Note to Olympics fans: London will be crowded
In light of the large crowds for the Queen's Diamond Jubilee and Olympic torch relay, British Olympic organizers are allocating more funds for public safety and crowd control in London this summer.
London — Britain is pouring more money into crowd-control plans for London during the Olympics, with the government acknowledging Wednesday it had vastly underestimated the number of people likely to take part in the city's heady atmosphere.
Unexpectedly large turnouts have met the Olympic torch relay all over Britain, surprising even the most optimistic cheerleaders for the Summer Games. The celebrations surrounding Queen Elizabeth II's Diamond Jubilee this month also drew millions into the capital — another jamboree of unexpected proportions.
So with hundreds of cultural events taking place at the same time as the Olympics, authorities now accept that more people are likely to come than they had anticipated. Olympics minister Hugh Robertson said Britain was devoting an additional 19 million pounds ($29 million) to crowd control, bringing the total spent on such measures to about 76 million pounds ($117 million).
"We know exactly how many tickets have been sold and roughly how many people should be in London," Robertson said. "(But) absolutely nobody knows how many people are going to turn up."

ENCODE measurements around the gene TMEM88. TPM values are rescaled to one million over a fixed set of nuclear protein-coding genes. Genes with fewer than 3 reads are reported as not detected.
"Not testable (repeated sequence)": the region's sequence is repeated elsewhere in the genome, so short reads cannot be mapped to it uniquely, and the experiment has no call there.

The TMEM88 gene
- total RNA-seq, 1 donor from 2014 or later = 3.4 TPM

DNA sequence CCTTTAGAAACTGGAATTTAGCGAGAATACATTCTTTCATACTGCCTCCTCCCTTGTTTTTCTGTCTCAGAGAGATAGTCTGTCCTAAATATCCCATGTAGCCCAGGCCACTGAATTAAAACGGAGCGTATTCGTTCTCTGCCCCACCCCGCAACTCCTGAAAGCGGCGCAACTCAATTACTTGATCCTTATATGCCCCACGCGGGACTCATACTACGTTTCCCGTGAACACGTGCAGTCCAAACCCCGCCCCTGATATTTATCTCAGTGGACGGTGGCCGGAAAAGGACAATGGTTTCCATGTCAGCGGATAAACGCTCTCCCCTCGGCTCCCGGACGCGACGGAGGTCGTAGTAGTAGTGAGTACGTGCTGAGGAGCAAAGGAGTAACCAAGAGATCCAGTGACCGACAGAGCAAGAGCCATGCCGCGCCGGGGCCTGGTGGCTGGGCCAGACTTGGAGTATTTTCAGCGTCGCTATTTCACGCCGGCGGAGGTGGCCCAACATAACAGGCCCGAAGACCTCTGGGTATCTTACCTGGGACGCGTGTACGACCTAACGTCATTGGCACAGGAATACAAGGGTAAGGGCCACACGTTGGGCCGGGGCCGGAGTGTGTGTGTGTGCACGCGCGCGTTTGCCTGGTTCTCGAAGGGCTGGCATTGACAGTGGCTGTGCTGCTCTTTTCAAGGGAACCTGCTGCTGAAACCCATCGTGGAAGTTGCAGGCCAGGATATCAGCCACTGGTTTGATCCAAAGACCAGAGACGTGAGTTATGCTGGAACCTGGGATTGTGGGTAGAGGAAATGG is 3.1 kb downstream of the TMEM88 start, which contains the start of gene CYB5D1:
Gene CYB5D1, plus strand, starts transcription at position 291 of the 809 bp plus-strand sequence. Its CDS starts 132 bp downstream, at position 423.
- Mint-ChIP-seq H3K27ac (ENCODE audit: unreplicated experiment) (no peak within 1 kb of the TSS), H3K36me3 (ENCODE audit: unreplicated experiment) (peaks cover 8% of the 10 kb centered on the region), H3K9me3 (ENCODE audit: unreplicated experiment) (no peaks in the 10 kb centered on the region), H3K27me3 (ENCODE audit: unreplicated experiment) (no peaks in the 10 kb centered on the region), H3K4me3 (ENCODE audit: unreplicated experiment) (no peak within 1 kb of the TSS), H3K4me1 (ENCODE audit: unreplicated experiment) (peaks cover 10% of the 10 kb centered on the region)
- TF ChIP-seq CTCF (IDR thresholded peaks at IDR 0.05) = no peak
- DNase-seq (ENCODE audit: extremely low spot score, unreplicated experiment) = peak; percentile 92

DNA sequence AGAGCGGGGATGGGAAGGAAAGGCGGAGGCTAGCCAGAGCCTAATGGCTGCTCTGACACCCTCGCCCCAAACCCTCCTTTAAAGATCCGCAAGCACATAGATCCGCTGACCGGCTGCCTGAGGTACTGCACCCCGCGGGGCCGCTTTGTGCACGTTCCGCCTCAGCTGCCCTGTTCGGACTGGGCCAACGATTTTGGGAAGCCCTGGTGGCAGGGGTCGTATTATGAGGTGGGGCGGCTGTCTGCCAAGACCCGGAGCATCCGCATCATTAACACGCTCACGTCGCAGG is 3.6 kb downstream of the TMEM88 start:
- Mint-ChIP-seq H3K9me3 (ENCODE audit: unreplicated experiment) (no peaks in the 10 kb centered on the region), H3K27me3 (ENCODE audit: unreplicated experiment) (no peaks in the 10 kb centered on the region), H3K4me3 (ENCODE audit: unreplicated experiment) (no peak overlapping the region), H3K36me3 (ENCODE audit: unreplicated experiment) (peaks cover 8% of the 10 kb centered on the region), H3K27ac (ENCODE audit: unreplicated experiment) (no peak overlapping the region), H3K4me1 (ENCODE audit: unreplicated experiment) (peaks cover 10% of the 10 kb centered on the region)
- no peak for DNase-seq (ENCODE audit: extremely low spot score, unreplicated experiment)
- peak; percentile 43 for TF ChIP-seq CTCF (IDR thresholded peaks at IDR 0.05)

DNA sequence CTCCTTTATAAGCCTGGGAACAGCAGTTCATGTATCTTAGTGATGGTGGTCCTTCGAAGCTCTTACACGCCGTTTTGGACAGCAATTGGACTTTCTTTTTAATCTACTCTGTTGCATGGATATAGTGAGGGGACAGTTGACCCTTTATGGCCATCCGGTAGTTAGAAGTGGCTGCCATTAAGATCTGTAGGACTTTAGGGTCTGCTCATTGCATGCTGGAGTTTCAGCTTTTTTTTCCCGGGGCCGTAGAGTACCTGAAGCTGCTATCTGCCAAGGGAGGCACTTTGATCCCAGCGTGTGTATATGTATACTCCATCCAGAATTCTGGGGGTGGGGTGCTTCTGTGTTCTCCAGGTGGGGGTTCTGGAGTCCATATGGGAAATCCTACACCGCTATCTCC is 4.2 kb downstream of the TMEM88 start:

The money will be used to hire ushers, provide barriers and pedestrian bridges and otherwise keep the public safe. Funds are also going to be devoted to providing security and directions for the "last mile," or the distance between transport hubs and Olympic venues since most people will be using public transportation.
Transport for London, which manages the city's vast, aging and strained public transit network, estimates that 1 million more people a day than usual will be in London during the games, which take place from July 27 to Aug. 12. They've planned for years to deal with the impact, upgrading transit links all over the city, and have been constantly reminded that the success or failure of the games rests in part on whether London keeps moving.
But with just 44 days to go, Robertson and other officials found themselves on the defensive for putting such additional planning off until now.
"The scope of the demand for the Olympic Games" only recently became clear, Robertson said.
He still insisted that people should come into the city and enjoy being part of it all, but urged them to plan ahead.
"London this summer is going to be the place to have a party," he said. "It is a great national event."
Olympic venues will be guarded by 23,700 people, including military personnel and volunteers. That doesn't include some 12,000 police officers taking part in securing London on the busiest of days.
Robertson predicted that the overall London Olympics was on track to remain under its 9.3 billion ($14.5 billion) budget. He said he expects around 500 million pounds ($778 million) can be handed back to the British treasury.
When the Olympics budget set in 2007, it was almost four times higher than the estimated cost when London won the bid in 2005, drawing criticism from lawmakers.